Between therapy sessions, mental health patients can feel alone. Group chat can help, but people are shy if they have to use their real name, or exposed to trolling if allowed to remain anonymous. And if there’s a need for urgent, professional care, therapists might not find out soon enough.
Sunrise Health is a new startup aiming to improve mental healthcare by combining the constant support of group chat, the openness afforded by anonymity, the guidance of professional therapists and the safeguard of artificial intelligence watching for abuse and emergencies.
Today, Sunrise Health came out of stealth to present at TechCrunch Disrupt NY’s Startup Battlefield competition. It unveiled the beta version of its group chat therapy app that’s free for patients, and licensed as software-as-a-service to healthcare providers.
“There is a huge gap right now between what clinicians in psychiatry are doing and what novel treatments are available through technology,” says co-founder Shrenik Jain. As a first responder, he saw mental health victims die from suicide and overdoses, but also found his fellow rescue workers struggle with PTSD yet refuse help out of fear of being stigmatized or judged.
Jain says his co-founder Ravi Shah had built a messaging app for a depressed friend in therapy because they “found the loneliness between weekly sessions absolutely crippling.” They turned that app into Beacon Health, which today is rebranding as Sunrise Health.
When users sign up, they select the mental health affliction they’re dealing with from a range including depression, grief, PTSD and substance abuse. Before being placed into a support group of around a dozen people with a similar condition, they’re more deeply assessed by the group’s professional therapist moderator in a one-on-one chat and given diagnostic forms to complete.
Sunrise Health users can join moderator-led VoIP group phone calls so they get an experience closer to an in-person meetup. What’s special is that in-between these sessions, patients can anonymously chat with their support group 24/7, providing them with empathy so they never feel alone.
This anonymity makes people more forthcoming, and willing to share stories of vulnerability. To ensure the trust of the group isn’t violated, an artificial intelligence-based natural language processing system that can recognize and delete abusive messages is employed, while referring edge cases and emergencies to the human moderator. That way the chat stays productive, and any threats of self-harm are escalated for urgent response.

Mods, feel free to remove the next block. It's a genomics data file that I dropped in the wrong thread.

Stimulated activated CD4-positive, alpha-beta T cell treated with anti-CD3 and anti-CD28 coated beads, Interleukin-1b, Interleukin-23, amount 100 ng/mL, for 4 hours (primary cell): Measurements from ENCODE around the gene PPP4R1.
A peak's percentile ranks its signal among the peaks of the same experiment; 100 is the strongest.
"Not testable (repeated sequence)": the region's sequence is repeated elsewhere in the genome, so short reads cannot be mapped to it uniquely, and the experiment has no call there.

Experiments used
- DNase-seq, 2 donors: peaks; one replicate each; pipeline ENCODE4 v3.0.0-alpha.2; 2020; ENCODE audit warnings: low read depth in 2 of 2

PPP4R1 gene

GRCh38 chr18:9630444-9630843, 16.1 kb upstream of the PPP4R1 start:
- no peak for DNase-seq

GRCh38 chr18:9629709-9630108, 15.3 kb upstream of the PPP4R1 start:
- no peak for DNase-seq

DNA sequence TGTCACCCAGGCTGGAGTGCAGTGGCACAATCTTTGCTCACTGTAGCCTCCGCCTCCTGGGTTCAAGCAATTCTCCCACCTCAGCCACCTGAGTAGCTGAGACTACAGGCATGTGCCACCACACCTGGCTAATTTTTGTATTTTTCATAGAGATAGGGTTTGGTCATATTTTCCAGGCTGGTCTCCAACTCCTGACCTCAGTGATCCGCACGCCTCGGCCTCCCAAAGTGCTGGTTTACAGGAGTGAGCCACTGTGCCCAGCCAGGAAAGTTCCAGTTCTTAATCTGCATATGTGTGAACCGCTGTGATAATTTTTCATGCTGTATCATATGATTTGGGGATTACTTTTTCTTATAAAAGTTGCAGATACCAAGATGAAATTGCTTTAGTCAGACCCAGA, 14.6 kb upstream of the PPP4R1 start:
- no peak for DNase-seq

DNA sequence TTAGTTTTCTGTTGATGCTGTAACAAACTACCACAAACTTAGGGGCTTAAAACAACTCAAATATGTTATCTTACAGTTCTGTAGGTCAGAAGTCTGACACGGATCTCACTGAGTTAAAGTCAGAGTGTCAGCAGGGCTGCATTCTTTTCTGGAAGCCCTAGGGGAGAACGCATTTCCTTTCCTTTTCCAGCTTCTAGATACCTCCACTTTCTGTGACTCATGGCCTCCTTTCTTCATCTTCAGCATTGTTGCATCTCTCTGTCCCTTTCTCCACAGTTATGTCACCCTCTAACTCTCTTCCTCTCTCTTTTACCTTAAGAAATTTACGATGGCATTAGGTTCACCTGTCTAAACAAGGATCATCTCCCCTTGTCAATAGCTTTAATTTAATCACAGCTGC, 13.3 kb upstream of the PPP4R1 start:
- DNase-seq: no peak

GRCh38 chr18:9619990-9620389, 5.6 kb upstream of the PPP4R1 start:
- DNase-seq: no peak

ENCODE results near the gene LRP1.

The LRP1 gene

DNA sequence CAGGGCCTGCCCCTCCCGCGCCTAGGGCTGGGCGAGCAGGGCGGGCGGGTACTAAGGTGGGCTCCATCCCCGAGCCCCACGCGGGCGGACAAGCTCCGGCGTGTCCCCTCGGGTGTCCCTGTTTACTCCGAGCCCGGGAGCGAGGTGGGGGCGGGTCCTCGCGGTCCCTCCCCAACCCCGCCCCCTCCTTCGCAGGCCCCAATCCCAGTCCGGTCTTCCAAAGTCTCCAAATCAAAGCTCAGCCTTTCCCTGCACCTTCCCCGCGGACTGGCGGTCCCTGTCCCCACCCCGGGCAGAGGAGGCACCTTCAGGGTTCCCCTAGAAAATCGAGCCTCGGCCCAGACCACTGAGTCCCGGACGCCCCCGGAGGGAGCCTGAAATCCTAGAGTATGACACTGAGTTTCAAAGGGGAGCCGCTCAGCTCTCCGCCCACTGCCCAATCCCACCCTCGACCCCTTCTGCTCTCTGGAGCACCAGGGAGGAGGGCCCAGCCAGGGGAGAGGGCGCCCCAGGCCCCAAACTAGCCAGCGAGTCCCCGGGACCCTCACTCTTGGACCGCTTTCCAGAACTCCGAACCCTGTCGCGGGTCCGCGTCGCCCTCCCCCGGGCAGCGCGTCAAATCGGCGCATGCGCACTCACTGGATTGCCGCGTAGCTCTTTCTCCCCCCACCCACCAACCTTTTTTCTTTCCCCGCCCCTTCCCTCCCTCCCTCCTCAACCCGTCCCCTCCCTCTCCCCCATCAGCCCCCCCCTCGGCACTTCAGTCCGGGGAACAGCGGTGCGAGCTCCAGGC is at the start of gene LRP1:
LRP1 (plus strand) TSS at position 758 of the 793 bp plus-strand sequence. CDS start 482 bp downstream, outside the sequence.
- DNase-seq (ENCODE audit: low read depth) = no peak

Providers can improve their efficiency through Sunrise’s always-on app, and the ability to refer patients between psychiatrists, case managers and therapists. Meanwhile, institutions can use the high-level analytics to assess the impact of their care, spot trends and pre-emptively improve care
The kindness of strangers
The need for more convenient and comfortable care is clear. Sunrise says 1 in 5 Americans have a mental health condition, but a third of those victims receive no treatment. For example, a Department of Veterans Affairs study found 20 veterans die by suicide each day, and the majority of them don’t utilize the $8 billion in mental healthcare resources and therapy offered by the VA.
To serve these at-risk populations, Sunrise has raised $200,000 in cash and in-kind cloud computing credits. It’s received seed investments from TEDCO and the Abell Foundation, plus a grant from Johns Hopkins and the NIH. The startup has completed one pilot program of its app, has another running now with 30 users and has plans for five more pilots soon.
Sunrise has several Letters of Intent from metropolitan governments and healthcare systems like hospitals, plus collaborations with Johns Hopkins, Yale and Brown. But the startup will need plenty of careful testing to ensure it can deliver results without negative side effects before it starts charging organizations and healthcare providers a monthly fee for the software.
There are other text-based patient support apps, but Talkspace and Ginger.io only offer connections to professionals, or have limited response windows and volumes for $125 a month. Sunrise thinks it can stay free for users by charging the organizations that can reduce costs by paying for preventative care instead of expensive reactionary hospitalizations and medical attention.
Sunrise is putting a lot of faith in the kindness of strangers. Even with the AI safeguards, there’s still a risk of abuse, or even just apathy. It will have to prove that constant peer support can significantly augment traditional care. It may need to provide educational materials to teach users how to listen and encourage each other.
But if people are already spending their lives on their phones while simultaneously feeling lonely, there should be an opportunity to make everyone feel part of a loving community.
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